Kylie Jenner’s $1 Billion Tweet

Sitel Group - February 28, 2018 - 130

How to avoid a billion-dollar tweet

Courting consumers via social channels may be becoming a must for any consumer-facing company. But, unless your strategy is focused on augmenting customer experience and optimizing customer relations, it could severely cost you, as Snapchat recently discovered.

If anyone was still uncertain about the power that social media influencers wield over a brand, the reaction to a single Kylie Jenner tweet should leave no doubts that the channel is quickly becoming king.

Costly communication

After tweeting: “sooo does anyone else not open Snapchat anymore? Or is it just me…ugh this is so sad” to her 24.5 million followers, Snapchat’s owner, Snap Inc, saw $1.3 billion wiped off its stock market value.

The message was in reference to the app’s UI re-design, which has upset many of the social network’s users since its launch at the end of 2017. Despite protests and a petition signed by 1.2 million app users, Snapchat refused to listen – but Kylie Jenner’s tweet got their attention. In fact, it was so disruptive that it wasn’t until Kylie Jenner issued a subsequent tweet saying she still loved Snapchat that the company’s share price stabilized. Unsurprisingly, Snap Inc has now announced a partial re-design of the re-designed user interface is in development.

Under the influence

As well as highlighting the immediacy of social media’s impact, the incident underlines the power of peer group and influencer opinion, especially on generations Y and Z. Generation Z in particular values what other members of its generation do and the recommendations they share on social networks regarding products and services, more than the products themselves.

A few carefully chosen tweets or Facebook posts from a member of this generation following a negative customer or user experience can do serious brand damage. But on the flipside, “Because of this huge social media influence, when this community of consumers is truly animated and gets behind a brand, they become its advocates and ambassadors,” explains Arnaud de Lacoste, Chief Marketing Officer, Partnerships & Innovation, and co-founder of Sitel Group.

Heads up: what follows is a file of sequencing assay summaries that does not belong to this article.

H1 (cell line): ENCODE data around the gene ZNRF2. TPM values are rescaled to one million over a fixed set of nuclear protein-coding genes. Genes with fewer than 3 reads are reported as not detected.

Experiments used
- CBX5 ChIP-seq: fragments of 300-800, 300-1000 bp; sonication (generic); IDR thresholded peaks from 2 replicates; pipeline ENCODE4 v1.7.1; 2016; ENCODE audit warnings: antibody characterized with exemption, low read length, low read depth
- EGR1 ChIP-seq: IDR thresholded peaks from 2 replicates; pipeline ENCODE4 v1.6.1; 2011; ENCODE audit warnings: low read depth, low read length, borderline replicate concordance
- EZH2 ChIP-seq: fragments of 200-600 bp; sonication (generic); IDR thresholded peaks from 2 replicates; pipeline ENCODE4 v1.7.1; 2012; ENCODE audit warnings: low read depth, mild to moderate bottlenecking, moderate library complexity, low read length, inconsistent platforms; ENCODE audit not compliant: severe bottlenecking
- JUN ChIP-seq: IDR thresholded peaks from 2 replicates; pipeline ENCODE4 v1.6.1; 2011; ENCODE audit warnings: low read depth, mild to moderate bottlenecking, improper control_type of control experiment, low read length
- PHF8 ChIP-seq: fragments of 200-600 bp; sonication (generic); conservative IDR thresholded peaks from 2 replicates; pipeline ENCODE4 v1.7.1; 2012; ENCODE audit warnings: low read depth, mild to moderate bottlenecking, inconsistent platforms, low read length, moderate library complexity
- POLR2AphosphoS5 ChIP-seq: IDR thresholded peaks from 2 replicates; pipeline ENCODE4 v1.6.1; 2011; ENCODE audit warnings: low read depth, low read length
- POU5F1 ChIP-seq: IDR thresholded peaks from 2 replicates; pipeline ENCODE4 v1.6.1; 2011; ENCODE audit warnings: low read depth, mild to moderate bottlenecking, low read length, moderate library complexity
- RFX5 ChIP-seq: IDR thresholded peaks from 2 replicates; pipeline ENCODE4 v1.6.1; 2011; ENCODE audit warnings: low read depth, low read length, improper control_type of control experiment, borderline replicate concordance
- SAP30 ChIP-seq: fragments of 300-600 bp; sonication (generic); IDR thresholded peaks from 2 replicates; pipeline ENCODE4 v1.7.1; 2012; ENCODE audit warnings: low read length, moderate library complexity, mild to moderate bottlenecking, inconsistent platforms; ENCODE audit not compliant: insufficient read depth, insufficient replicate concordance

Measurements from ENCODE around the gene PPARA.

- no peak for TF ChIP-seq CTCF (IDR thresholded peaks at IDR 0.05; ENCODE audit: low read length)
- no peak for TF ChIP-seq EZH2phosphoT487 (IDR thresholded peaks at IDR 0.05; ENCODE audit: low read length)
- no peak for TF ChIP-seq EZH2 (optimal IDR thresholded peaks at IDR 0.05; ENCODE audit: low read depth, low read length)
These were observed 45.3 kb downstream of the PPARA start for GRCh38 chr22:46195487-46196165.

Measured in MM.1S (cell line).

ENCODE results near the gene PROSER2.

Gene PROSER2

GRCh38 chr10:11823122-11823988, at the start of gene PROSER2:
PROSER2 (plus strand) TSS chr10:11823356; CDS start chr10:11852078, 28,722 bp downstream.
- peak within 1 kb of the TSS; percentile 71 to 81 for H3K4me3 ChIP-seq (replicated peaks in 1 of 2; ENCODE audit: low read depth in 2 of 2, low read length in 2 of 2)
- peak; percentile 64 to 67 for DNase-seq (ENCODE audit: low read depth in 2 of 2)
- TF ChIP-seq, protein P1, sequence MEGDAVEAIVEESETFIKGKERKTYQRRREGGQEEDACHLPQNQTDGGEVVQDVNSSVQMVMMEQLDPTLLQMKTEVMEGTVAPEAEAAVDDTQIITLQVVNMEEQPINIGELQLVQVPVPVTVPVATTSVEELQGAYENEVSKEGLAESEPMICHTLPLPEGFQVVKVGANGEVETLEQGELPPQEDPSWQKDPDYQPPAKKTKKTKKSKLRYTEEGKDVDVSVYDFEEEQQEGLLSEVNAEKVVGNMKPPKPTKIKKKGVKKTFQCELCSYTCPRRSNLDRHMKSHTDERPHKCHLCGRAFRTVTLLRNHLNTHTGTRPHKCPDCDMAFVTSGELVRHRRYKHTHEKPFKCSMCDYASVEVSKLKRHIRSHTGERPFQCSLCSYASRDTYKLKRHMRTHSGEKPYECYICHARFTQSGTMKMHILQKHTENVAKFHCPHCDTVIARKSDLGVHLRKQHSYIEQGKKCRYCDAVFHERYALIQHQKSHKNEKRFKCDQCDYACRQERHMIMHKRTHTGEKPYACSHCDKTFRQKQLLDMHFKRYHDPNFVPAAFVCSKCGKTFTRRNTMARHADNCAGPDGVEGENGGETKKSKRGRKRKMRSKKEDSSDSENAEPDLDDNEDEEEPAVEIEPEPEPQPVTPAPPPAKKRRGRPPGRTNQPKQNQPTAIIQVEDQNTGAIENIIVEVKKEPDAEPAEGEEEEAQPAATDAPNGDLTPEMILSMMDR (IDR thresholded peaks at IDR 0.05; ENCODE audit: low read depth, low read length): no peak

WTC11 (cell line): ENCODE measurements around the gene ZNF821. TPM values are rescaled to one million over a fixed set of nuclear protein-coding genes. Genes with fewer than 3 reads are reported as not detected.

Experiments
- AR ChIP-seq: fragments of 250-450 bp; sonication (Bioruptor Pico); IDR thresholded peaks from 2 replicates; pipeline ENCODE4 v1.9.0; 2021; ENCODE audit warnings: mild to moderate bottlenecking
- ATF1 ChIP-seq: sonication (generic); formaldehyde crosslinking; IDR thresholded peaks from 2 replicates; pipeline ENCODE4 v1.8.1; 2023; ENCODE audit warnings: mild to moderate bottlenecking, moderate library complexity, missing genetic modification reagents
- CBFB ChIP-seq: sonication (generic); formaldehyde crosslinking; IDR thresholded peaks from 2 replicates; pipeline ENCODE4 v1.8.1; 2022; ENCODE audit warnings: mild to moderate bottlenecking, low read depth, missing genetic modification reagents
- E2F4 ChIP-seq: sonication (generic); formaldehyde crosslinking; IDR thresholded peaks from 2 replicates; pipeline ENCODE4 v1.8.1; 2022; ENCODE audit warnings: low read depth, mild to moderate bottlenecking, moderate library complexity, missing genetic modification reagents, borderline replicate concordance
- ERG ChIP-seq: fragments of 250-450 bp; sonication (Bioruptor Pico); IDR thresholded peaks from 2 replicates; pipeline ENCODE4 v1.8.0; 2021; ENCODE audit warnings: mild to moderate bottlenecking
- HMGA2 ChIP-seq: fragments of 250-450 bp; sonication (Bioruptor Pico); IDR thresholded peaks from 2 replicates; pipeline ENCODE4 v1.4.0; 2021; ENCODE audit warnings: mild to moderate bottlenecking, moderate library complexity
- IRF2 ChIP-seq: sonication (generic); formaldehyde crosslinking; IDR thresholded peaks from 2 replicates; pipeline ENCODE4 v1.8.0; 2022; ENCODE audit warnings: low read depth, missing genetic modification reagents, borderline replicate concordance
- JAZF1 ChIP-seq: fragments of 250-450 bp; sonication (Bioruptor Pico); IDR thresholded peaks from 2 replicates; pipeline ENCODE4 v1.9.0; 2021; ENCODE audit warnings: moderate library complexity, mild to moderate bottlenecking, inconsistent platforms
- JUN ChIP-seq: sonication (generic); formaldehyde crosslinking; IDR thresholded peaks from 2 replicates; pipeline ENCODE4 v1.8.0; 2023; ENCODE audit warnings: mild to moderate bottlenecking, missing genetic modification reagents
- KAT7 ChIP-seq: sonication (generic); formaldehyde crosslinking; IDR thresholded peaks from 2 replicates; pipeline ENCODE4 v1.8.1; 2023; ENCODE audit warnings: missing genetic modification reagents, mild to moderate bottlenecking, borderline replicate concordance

A platform for promotion

So how can brands harness these positives and protect themselves from the negative? Sitel Group’s digital CX agency, TSC, has developed the “Promoter” solution that helps brands engage with customers and convert them into proactive supporters through gamification (including rewards for carrying out “missions”), two-way communication and constant sharing of experiences.

“Thanks to this conversation management platform, we are able to generate more feedback which results in a higher and more positive share of voice,” explains Geoffrey Boulakia, General Manager EMEA, TSC.

The platform can also help ward off a billion-dollar tweet. It can’t stop negative content appearing or being shared on social channels, but it will help a brand identify and mobilize its strongest ambassadors in order to reduce the strength of any bad buzz that builds up.

But, even without access to something like Promoter, there are a number of steps any consumer-facing brands can take when they start trending on social channels for less than ideal reasons.

Top tips

1) Engage

For any brand, the best use of social media should be for engaging with customers or fans. This means a two-way conversation, responding to messages and posts as well as just using sites like Facebook for self-promotion and sharing your own content. This approach gives your brand more authenticity and therefore a greater respect on social networks.

2) Monitor, monitor, monitor

Constantly search for online mentions of your company, good and bad. This is the only way to get a sense of the conversations in progress and therefore the type of response that may soon need to be written.

3) Be quick

Social media users expect an instantaneous response. That’s not always possible, but don’t procrastinate. Marketing automation tools and even chatbots can help in this respect.

4) Public, then private

Even if it’s an individual complaint, it’s one that’s been made in public, so respond similarly and respond kindly. Then take the matter further via private one-on-one communication if necessary.


Sitel Group


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